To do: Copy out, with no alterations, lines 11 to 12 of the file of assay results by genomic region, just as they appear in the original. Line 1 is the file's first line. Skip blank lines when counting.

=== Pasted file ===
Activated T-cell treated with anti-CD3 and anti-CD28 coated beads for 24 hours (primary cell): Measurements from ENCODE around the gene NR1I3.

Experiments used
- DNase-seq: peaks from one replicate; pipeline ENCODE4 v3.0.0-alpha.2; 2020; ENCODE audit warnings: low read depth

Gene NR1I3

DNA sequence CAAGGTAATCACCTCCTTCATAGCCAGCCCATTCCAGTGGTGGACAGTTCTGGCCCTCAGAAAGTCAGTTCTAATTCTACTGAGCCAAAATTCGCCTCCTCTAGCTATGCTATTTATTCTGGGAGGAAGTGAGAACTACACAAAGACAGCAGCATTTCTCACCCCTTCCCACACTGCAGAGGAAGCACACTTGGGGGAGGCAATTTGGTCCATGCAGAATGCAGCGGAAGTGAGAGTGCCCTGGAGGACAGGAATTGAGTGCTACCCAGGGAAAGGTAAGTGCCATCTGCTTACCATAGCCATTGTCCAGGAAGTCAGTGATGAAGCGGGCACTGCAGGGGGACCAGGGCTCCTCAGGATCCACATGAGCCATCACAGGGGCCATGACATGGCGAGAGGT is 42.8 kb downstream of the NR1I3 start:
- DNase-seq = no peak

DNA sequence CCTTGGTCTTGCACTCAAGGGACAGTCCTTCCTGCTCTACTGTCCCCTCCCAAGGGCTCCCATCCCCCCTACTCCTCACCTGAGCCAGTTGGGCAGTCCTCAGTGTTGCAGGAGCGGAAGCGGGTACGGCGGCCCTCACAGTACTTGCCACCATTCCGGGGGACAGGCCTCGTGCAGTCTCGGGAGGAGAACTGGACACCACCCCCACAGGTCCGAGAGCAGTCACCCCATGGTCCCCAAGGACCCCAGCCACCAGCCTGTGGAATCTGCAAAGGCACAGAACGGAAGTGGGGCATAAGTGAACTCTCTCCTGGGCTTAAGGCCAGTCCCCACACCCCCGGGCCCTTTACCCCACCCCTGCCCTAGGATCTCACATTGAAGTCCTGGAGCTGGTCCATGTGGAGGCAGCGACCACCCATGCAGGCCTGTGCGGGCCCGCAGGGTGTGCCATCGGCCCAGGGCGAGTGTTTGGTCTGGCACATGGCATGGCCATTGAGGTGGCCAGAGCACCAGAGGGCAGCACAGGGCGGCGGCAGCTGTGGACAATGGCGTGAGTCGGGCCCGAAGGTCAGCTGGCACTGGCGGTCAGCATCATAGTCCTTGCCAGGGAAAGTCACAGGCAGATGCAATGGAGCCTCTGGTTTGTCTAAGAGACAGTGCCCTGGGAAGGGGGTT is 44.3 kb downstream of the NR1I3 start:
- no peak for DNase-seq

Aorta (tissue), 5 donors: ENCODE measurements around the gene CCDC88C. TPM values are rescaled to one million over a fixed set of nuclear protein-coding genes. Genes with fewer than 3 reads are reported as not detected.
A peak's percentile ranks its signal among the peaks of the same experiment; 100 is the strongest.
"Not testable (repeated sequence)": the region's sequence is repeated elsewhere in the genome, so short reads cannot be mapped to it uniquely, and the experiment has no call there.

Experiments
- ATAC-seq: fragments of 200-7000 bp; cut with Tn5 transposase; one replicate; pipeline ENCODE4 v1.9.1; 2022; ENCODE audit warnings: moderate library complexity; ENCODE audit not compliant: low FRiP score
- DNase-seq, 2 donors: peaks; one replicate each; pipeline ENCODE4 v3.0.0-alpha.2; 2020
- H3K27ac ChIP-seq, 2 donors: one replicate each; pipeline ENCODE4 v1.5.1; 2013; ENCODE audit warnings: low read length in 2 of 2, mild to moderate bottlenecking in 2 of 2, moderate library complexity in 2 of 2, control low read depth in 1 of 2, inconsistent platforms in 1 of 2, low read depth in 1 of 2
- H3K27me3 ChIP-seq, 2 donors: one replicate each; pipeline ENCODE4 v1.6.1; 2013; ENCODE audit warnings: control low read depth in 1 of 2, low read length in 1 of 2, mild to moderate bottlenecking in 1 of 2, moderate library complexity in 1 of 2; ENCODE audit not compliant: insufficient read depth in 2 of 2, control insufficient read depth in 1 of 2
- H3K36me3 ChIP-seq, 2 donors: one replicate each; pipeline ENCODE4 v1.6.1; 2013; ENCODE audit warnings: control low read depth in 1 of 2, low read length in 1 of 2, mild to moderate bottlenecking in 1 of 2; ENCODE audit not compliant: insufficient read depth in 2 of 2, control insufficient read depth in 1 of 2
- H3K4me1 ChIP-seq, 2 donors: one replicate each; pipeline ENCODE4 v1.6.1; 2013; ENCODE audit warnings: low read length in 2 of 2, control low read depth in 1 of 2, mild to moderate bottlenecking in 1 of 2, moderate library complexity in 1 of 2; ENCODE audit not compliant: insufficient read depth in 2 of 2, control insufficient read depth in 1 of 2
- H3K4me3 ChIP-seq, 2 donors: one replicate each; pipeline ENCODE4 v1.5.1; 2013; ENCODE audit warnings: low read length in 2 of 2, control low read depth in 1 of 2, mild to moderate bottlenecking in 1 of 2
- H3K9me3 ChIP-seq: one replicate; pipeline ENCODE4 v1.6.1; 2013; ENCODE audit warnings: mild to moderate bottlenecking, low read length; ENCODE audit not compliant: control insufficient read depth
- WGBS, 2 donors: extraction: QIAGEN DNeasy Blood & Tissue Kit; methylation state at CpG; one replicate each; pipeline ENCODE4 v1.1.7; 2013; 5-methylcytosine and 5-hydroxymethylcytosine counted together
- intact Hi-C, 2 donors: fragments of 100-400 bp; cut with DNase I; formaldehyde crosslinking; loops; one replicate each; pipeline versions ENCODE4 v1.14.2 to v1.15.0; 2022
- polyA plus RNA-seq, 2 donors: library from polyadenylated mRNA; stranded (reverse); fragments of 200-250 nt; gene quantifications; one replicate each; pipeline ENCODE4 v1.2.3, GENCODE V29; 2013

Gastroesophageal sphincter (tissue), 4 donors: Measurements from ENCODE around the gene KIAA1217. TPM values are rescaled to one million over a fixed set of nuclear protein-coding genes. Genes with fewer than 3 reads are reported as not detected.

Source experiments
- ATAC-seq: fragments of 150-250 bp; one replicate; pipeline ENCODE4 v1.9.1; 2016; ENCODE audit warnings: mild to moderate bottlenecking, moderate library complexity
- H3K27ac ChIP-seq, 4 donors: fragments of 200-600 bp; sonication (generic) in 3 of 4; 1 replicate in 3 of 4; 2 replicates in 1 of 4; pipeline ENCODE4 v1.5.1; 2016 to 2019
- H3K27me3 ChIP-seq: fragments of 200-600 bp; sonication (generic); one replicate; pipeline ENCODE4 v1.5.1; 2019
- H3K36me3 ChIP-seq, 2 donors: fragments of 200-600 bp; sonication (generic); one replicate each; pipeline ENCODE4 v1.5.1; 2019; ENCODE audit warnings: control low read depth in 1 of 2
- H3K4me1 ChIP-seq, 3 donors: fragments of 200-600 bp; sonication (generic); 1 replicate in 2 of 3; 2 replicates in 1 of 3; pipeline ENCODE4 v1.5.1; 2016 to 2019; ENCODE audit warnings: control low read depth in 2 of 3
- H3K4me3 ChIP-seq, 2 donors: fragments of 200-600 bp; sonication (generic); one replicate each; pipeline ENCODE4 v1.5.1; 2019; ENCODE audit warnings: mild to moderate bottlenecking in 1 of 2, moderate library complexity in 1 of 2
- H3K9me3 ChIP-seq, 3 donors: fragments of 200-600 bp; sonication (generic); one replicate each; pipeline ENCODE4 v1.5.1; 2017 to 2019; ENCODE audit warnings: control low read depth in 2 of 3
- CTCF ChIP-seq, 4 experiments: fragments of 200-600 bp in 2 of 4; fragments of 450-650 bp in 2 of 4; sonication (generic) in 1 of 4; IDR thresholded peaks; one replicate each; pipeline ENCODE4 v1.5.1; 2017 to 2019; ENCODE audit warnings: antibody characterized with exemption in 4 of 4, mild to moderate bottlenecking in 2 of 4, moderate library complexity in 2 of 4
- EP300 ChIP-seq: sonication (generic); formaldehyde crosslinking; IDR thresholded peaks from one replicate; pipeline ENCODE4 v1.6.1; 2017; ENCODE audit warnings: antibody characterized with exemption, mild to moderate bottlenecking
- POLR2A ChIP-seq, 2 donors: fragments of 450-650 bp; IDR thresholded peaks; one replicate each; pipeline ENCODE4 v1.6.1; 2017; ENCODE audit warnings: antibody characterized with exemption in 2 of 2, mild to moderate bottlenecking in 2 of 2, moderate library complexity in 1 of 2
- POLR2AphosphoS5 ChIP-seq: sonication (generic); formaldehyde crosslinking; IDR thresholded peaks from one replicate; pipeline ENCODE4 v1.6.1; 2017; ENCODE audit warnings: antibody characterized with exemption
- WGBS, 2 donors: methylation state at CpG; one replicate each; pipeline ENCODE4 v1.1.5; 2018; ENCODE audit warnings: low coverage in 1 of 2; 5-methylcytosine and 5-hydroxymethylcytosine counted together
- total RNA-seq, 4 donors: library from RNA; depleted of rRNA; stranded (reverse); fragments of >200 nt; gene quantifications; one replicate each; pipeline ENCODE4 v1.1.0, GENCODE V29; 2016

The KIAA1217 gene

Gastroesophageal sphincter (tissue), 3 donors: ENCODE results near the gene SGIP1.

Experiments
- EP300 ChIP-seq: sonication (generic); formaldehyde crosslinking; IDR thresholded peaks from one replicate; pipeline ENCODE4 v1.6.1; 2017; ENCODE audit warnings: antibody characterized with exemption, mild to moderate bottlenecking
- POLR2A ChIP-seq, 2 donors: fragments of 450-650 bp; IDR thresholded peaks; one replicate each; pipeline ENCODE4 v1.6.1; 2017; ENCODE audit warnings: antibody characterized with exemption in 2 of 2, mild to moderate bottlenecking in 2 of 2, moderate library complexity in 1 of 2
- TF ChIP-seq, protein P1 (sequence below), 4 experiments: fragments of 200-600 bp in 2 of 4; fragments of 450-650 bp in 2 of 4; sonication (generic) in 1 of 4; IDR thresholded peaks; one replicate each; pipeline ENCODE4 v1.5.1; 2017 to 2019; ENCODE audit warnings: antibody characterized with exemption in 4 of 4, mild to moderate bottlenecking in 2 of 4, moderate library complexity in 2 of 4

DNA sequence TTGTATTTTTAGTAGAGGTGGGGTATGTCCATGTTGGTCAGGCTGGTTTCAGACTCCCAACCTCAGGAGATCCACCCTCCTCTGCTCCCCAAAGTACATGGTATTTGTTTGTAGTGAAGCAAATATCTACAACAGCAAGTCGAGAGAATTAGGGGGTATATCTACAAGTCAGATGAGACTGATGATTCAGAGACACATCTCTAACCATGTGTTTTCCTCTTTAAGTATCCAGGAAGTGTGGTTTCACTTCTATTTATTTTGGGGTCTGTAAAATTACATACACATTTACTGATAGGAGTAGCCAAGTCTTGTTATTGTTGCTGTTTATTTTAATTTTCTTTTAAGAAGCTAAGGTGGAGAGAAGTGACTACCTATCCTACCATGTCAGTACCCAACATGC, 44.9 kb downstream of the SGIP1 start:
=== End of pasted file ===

"Not testable (repeated sequence)": the region's sequence is repeated elsewhere in the genome, so short reads cannot be mapped to it uniquely, and the experiment has no call there.

Experiments